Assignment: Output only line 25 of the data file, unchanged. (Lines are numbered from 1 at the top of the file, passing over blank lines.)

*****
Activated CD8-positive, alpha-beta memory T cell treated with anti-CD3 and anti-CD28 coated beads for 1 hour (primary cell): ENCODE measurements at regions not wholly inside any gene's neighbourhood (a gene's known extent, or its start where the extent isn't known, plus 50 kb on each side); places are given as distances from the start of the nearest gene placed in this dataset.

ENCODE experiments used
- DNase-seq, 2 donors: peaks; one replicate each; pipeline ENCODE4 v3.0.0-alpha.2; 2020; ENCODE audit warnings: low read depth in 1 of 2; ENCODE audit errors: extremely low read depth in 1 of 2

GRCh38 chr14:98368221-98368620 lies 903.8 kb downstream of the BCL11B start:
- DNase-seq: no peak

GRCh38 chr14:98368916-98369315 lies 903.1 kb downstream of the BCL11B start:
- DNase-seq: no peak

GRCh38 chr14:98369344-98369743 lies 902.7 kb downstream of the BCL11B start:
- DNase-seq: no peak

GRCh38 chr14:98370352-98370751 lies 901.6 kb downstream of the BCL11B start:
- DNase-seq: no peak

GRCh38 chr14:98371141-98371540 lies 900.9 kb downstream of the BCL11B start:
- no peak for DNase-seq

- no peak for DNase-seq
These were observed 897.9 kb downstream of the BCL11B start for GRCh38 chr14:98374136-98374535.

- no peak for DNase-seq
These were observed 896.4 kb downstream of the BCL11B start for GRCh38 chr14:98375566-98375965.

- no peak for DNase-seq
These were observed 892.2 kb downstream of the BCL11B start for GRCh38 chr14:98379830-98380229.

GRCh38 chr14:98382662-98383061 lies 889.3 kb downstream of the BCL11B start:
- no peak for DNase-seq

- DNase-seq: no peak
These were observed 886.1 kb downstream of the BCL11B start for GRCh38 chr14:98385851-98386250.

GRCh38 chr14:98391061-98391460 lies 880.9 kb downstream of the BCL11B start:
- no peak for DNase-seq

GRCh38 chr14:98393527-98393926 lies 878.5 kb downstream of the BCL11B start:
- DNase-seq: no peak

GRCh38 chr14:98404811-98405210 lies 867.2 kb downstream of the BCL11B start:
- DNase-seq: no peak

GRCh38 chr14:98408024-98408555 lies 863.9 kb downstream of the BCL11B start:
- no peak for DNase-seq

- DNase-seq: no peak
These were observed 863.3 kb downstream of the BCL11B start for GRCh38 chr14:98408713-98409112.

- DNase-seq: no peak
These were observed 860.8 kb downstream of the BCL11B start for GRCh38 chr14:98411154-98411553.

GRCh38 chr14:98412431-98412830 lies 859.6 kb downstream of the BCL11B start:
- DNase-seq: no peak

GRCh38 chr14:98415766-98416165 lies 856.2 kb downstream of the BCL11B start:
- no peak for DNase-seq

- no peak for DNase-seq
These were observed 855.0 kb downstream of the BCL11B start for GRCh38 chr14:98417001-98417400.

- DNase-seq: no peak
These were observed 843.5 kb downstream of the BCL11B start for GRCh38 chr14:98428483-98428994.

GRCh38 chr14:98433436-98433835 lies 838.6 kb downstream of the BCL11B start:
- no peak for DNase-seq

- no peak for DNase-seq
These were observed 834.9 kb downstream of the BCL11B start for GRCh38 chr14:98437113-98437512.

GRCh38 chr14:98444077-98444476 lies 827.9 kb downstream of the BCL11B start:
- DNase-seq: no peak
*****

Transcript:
- no peak for DNase-seq